You should go see your doctor. When my husband gave up (25 years ago) he got terrible mouth ulcers, along with other issues. He was diagnosed with Type 1 diabetes. Not saying you have diabetes. Just saying see a professional.
  • Billie78 February 13, 2020 | 11:25
    Great job Mark! Hang in there! I’m 6 weeks in and have been using patches after briefly stopping them at 3 weeks. I’m with Red re nicotine. Yes the nicotine itself may or may not be out of the bloodstream but there are billions of nicotine receptors in the brains of smokers that have to prune back. If you can go without nicotine, fantastic. But it does not hurt to give your brain a tiny fraction of the nicotine while it heals. Not sure about ulcers but my sleep and concentration went silly for a couple of weeks. Think of this as part of brain and body healing
  • Robn February 13, 2020 | 21:00
    Hi Mark, I had mouth ulcers on and off for a few weeks after I quit. Pretty normal I think. Also found it hard to sleep for a few weeks.
    How long it lasts will vary for each individual, but it isn’t permanent and a small price to pay for the years we have abused our bodies.
    It will be worth it.....stay strong
  • Robn February 13, 2020 | 21:01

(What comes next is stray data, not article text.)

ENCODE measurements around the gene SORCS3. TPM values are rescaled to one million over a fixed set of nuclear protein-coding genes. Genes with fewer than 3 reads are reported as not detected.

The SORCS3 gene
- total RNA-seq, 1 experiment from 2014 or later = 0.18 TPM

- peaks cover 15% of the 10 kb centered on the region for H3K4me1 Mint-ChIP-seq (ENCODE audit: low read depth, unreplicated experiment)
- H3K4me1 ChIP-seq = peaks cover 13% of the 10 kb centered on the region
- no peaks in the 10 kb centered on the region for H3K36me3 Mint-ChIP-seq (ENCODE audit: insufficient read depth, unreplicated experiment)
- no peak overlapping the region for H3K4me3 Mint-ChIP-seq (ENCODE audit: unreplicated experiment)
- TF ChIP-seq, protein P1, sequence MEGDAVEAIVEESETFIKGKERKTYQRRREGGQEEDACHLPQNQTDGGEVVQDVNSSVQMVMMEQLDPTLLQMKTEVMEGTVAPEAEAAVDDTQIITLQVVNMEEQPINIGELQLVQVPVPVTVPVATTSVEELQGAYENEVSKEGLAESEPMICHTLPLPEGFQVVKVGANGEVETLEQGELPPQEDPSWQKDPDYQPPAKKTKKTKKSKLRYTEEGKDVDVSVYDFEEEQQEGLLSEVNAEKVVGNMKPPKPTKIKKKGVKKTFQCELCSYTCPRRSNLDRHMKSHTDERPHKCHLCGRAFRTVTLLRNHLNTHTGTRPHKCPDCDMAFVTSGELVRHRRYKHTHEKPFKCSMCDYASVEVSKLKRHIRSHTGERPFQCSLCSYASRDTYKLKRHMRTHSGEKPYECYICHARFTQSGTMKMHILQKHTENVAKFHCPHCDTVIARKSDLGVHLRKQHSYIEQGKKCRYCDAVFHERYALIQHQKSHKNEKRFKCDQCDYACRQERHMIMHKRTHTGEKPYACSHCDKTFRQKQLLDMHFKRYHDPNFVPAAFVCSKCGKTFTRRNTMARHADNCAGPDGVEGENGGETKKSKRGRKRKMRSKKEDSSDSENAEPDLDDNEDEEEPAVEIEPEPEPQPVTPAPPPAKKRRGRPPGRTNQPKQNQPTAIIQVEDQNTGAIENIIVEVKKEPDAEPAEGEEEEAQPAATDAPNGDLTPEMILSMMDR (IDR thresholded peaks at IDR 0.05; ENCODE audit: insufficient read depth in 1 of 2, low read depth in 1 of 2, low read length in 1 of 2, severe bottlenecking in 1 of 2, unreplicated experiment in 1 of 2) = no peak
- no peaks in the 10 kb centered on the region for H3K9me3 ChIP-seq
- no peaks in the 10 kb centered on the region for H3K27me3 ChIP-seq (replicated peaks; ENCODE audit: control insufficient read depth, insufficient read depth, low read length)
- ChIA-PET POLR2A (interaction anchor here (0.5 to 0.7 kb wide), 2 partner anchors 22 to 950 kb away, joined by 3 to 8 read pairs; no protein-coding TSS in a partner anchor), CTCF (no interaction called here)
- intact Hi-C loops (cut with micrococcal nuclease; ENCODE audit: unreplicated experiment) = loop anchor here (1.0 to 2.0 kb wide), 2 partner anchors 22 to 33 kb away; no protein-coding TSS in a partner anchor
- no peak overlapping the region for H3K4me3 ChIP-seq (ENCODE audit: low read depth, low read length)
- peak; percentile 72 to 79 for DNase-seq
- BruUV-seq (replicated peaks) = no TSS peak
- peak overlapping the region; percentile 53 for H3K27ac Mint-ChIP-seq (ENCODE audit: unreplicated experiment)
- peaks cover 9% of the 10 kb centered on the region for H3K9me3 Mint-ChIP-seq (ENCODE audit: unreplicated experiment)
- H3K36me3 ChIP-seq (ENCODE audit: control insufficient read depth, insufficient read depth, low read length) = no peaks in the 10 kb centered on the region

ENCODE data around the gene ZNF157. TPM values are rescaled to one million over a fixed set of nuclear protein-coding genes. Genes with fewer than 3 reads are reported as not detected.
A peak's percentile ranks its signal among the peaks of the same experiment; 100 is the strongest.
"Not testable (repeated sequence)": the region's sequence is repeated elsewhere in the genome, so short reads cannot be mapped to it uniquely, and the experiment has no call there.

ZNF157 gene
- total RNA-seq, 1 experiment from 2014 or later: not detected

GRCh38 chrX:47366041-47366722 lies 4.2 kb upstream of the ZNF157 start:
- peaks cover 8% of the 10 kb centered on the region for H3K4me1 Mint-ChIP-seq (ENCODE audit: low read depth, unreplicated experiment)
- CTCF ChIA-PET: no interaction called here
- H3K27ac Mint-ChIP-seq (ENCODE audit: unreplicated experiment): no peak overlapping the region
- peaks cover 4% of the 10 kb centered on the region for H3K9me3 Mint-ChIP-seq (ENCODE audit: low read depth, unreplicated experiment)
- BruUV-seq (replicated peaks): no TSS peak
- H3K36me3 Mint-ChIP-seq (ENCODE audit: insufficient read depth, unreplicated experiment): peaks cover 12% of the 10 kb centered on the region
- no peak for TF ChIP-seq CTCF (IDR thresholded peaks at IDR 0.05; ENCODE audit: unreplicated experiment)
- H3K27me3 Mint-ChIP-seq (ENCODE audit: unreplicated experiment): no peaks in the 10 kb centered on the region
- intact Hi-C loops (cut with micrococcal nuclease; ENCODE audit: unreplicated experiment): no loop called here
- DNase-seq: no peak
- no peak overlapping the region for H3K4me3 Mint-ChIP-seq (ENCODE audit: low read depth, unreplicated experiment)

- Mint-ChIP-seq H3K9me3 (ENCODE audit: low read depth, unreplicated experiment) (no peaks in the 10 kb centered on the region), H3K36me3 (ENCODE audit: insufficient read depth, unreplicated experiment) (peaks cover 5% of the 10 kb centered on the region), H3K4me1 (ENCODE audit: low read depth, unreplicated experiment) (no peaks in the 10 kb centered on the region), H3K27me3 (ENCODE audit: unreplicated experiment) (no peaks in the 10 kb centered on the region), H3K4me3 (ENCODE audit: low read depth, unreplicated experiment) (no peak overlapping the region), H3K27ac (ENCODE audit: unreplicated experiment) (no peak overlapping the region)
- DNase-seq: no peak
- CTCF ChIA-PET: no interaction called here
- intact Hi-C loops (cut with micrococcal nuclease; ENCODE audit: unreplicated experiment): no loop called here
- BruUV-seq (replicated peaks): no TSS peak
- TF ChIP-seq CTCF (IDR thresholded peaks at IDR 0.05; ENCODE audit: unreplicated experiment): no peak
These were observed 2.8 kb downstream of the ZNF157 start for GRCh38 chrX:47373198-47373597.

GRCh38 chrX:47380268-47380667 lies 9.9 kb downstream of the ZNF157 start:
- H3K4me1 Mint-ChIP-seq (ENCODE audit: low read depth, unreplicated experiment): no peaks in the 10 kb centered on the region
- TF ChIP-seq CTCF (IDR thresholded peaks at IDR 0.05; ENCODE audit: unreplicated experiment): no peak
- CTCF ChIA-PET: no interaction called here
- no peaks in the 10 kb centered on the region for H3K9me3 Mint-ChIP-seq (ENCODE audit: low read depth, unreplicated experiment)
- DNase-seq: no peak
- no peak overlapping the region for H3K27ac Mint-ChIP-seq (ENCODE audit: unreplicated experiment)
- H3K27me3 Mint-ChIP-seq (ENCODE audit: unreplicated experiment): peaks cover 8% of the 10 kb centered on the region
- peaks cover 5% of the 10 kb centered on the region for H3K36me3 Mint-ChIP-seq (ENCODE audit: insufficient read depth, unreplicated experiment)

Hi Mark, I had mouth ulcers on and off for a few weeks after I quit. Pretty normal I think. Also found it hard to sleep for a few weeks.
    How long it lasts will vary for each individual, but it isn’t permanent and a small price to pay for the years we have abused our bodies.
    It will be worth it.....stay strong
  • Happiness February 14, 2020 | 11:48
    80% is psychological. Accept and embrace the choice to being a non-smoker makes a world of difference. Have you read the free book i have made available by Allan Carr? What are you waiting for? Change your mind and change your life.
  • Billie78 February 14, 2020 | 22:31
    Spot on happiness. Psychological components are a very significant part of quitting. Psychological aspects are much more expansive than willpower/changing thinking though. There’s family history, trauma, stress tolerance, emotional awareness/regulation. Whether this means that nicotine therapy is needed in combination with/instead of behavioural/cognitive intervention, I think expanding our positions may be helpful. Also, Carr was a big part of my recovery. I think we can use bits off diff viewpoints
  • Leeann , Central Coast February 16, 2020 | 1:55
    Hi Mark, the mouth ulcers seem to be a cimmon trigger amongst a few as part of the withdrawel. I too am suffering with them in my quit. I think its the body going into shock and my sleep pattern is all over the shop at the moment too. Flu is another side affect as your body freaks out, i dont care about sny of these things. To me they are a small price to pay for getting rid if the addiction. You know we pumped those vile little poison sticks into ourselves for years. Allow the body sometime grace to adapt to the change. I tell myself its the battle of claiming freedom back of your mind and body. I believe it is, so buckle up and hang on tight, bcos those little poison sticks need to stay kicked to the curb.